Media Release: 09 January 2008
Researchers from the Garvan Institute of Medical Research have shown that a hormone released naturally from the gut could be used to treat obesity and Type 2 diabetes.
After a meal, the hormone peptide YY (PYY) is released into the blood from the gastrointestinal tract. PYY then acts on the brain, contributing to a feeling of satiety and inhibiting the desire to continue eating.
These effects of PYY suggested that it could be used as a weight loss medication. The major unknown was whether or not the effects would last beyond a few weeks, one of the critical requirements of weight loss medications.
Using mice genetically engineered to produce more PYY, Professor Herbert Herzog, Head of Garvan's Neuroscience Division, and Dr Amanda Sainsbury-Salis, a senior scientist within the Neuroscience Division, showed that long-term increases in PYY can induce and maintain lower body fat levels in mice. The results were published online last week in the international journal Neuropeptides.
"At a time when people are considering radical treatments for obesity, including surgical intervention, we're very pleased to have identified a more natural alternative," said Dr Sainsbury-Salis. "If people respond to PYY in the same way as mice, supplements of the hormone should reduce body fat significantly over time."
"The other exciting thing about PYY is that it significantly improves a person's ability to clear glucose, or sugar, from the blood. It should therefore have the ability to prevent glucose intolerance, a known precursor of Type 2 diabetes."
In addition to reducing body fat and improving glucose tolerance, the team showed that elevated PYY also increases thyroid function, which in turn increases body temperature and metabolic rate. So when a PYY-overproducing mouse is fed the same diet as a control mouse, it has less body fat.
Dr Sainsbury-Salis believes these findings pave the way for development of PYY or PYY-like compounds as weight-loss medicines to be used in conjunction with a healthy diet and regular physical activity.
"The advantage of developing weight loss medications based on gut-derived satiety hormones is that they enhance a process that occurs naturally. It is expected, therefore, that side effects will be minimal."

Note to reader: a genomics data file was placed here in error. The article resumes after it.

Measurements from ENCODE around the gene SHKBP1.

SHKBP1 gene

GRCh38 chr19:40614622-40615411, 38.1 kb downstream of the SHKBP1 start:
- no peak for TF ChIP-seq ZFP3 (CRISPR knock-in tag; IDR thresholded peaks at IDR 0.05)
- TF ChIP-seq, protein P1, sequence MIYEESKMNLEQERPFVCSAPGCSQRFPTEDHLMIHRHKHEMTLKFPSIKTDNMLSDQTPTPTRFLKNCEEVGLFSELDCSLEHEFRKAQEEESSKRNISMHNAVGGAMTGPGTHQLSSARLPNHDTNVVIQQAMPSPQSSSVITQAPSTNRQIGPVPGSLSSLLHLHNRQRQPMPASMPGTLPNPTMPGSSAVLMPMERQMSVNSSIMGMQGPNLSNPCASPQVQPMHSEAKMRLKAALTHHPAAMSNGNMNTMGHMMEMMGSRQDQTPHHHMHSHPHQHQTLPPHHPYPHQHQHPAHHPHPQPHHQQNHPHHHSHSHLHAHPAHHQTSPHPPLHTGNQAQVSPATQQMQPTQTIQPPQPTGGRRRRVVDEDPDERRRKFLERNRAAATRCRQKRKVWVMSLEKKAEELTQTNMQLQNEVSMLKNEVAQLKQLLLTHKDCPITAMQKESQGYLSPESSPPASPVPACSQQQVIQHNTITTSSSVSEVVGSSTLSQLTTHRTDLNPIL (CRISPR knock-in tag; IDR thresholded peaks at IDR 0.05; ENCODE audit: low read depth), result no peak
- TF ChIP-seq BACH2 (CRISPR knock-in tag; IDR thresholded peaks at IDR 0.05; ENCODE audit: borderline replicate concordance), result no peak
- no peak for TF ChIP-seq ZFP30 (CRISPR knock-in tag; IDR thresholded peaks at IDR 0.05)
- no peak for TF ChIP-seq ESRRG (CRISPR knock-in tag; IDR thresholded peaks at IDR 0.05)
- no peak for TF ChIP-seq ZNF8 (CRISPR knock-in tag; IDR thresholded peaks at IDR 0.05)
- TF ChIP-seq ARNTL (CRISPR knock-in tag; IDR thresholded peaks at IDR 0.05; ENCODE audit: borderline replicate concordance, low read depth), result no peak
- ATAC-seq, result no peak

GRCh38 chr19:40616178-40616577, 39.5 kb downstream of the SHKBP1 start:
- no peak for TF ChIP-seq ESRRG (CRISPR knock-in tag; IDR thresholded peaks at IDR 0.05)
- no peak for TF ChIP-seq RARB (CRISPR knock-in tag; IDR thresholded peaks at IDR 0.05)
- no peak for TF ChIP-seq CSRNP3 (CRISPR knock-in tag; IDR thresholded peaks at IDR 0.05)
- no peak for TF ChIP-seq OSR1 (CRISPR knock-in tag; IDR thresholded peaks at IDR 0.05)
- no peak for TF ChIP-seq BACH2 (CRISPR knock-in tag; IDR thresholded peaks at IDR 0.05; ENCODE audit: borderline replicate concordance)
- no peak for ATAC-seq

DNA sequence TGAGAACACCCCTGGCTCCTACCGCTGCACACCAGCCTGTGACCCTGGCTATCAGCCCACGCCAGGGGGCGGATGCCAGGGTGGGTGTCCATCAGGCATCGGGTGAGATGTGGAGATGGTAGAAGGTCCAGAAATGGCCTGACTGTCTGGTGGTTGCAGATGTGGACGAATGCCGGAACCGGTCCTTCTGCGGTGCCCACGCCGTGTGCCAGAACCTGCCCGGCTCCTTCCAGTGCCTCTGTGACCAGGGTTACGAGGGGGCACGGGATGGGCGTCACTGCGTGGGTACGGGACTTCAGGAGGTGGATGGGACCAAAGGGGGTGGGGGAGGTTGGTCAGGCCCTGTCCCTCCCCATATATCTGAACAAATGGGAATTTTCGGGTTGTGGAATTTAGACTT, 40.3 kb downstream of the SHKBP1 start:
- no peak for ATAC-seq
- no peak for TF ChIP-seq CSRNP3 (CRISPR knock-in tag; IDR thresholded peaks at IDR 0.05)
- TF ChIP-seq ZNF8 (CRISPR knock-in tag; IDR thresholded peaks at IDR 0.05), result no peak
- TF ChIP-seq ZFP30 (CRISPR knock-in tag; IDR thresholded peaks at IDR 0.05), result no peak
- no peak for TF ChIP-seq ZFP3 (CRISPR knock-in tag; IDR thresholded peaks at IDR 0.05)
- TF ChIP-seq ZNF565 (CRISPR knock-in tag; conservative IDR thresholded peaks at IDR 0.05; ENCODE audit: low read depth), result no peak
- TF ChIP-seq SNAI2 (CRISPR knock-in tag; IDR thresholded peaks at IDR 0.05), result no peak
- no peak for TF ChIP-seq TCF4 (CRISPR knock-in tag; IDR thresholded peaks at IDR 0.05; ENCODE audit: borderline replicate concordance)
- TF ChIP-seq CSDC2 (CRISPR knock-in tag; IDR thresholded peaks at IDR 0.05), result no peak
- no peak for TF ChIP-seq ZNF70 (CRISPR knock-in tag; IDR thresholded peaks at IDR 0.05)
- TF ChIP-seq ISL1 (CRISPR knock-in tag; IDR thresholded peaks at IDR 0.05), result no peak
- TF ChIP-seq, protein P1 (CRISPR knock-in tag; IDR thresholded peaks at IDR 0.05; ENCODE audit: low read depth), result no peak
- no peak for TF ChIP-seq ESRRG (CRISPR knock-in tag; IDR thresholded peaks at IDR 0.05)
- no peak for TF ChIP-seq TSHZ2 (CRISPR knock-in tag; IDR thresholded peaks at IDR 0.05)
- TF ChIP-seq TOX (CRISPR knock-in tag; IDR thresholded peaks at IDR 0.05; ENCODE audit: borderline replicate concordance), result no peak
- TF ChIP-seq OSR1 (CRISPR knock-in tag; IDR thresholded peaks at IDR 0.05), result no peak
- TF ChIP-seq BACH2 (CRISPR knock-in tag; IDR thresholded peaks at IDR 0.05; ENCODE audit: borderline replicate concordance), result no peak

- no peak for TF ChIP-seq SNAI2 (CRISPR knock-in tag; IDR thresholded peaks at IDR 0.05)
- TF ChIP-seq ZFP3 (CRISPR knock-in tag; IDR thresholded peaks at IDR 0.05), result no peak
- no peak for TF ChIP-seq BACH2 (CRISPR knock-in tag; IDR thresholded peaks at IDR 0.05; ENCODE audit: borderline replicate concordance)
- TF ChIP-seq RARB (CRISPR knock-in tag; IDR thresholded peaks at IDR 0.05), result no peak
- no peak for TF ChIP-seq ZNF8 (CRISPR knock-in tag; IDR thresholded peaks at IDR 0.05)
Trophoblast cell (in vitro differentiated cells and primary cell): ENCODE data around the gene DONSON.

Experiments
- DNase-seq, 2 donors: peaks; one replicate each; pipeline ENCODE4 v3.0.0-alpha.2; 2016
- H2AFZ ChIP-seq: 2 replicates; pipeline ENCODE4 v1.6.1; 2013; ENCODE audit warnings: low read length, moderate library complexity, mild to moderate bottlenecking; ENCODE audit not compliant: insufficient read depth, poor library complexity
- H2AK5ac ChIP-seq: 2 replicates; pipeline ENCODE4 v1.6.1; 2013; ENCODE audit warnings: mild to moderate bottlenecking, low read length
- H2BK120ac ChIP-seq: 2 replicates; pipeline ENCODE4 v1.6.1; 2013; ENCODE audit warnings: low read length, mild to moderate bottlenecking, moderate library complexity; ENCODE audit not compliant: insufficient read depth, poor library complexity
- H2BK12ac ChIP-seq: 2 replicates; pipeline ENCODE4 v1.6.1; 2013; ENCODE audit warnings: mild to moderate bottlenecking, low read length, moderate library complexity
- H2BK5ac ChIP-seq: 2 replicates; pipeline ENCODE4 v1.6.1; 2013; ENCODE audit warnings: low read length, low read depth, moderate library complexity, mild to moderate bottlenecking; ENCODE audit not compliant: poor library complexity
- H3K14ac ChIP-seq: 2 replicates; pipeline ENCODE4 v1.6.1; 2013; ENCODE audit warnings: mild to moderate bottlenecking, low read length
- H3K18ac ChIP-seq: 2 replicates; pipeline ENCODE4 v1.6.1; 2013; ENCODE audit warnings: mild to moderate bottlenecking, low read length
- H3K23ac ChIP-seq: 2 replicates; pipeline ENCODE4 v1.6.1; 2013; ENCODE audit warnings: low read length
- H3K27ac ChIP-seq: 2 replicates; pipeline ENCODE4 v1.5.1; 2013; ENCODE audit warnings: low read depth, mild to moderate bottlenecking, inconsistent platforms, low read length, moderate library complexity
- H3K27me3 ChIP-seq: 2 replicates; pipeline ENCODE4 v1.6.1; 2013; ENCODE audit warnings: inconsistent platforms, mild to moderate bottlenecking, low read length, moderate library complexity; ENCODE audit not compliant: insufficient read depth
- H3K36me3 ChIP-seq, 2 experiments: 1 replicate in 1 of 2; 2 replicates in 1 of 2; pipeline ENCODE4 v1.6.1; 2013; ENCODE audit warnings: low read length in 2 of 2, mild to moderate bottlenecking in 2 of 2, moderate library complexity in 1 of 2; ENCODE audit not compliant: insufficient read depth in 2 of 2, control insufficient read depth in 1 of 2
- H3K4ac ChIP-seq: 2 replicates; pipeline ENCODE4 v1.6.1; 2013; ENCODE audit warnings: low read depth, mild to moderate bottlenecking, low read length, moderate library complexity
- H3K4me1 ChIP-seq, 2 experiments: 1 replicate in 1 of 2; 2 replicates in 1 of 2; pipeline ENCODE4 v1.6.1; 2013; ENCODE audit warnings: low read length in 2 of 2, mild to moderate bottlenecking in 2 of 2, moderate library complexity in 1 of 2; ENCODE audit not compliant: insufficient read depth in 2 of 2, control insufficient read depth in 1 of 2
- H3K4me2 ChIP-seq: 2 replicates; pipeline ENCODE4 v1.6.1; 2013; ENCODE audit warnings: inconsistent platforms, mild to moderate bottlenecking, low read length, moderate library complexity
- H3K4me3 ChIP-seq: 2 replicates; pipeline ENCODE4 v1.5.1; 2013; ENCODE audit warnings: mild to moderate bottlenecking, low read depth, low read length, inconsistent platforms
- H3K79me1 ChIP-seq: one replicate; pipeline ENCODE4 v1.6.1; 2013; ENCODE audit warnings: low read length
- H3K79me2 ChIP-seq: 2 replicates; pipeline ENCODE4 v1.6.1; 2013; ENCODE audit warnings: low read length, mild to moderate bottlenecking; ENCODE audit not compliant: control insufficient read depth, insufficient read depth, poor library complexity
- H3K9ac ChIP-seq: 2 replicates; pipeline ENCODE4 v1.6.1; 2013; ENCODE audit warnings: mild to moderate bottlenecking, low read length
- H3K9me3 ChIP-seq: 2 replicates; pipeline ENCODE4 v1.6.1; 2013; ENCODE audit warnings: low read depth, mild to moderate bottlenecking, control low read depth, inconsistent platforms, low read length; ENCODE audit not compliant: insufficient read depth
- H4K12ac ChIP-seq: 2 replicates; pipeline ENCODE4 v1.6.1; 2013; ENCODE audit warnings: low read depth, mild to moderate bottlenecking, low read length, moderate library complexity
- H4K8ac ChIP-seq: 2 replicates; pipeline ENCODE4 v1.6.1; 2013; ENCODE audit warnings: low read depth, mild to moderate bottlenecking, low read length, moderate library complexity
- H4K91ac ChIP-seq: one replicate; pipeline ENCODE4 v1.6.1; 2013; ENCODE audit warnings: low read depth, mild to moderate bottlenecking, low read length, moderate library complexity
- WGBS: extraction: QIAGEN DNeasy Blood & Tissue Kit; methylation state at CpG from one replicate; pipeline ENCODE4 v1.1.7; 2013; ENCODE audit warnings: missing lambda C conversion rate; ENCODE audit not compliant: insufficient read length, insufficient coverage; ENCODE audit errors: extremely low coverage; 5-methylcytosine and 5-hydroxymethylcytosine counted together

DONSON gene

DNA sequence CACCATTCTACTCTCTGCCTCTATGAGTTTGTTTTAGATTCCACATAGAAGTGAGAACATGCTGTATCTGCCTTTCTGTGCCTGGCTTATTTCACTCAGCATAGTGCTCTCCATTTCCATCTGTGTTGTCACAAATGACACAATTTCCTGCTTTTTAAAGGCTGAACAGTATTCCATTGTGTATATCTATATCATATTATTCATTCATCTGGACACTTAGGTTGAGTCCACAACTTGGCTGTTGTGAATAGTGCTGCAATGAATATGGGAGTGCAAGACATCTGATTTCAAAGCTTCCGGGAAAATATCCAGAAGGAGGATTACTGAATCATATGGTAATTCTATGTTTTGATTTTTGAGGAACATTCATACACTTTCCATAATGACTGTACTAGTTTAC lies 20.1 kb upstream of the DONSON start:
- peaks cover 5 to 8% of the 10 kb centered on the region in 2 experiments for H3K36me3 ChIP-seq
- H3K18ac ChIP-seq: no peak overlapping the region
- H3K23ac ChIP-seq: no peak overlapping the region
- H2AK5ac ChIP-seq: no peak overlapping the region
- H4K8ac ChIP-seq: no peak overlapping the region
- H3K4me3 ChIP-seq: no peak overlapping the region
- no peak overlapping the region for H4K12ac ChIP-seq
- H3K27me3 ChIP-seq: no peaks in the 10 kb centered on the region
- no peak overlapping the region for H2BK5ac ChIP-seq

Professor Herbert Herzog is also considering the other side of the equation. In other words, blocking the action of PYY as a possible treatment for the wasting associated with late-stage cancer and anorexia nervosa.
While intense research efforts are aimed at developing gut-derived satiety hormones such as PYY into medications that will help people attain and maintain a healthy body weight, it is likely to be some years before PYY-like products reach the market.
"We don't yet know why some people produce less PYY than others, and are therefore more prone to weight gain," said Dr Sainsbury-Salis. "We do know, however, that adequate food and nutrients are required to stimulate PYY release. This highlights the importance of weight loss regimes that don't leave you feeling hungry, as well as minimizing 'empty kilojoules' such as chips and biscuits and instead choosing nutrient-rich foods."
Notes to editors:
Boey D, Lin S, Enriquez RF, Lee NJ, Slack K, Couzens M, Baldock PA, Herzog H, Sainsbury A: PYY transgenic mice are protected against diet-induced and genetic obesity. Neuropeptides.
Boey D, Lin S, Karl T, Baldock PA, Lee NJ, Enriquez R, Couzens M, Slack K, Dallmann, R, Herzog H, Sainsbury A: PYY ablation in mice leads to the development of hyperinsulinaemia and obesity. Diabetologia 49: 1360-1370, 2006
Boey D, Heilbronn L, Sainsbury A, Laybutt R, Kriketos A, Herzog H, Campbell LV: Low serum PYY is linked to insulin resistance in first-degree relatives of subjects with type 2 diabetes. Neuropeptides 40: 317-324, 2006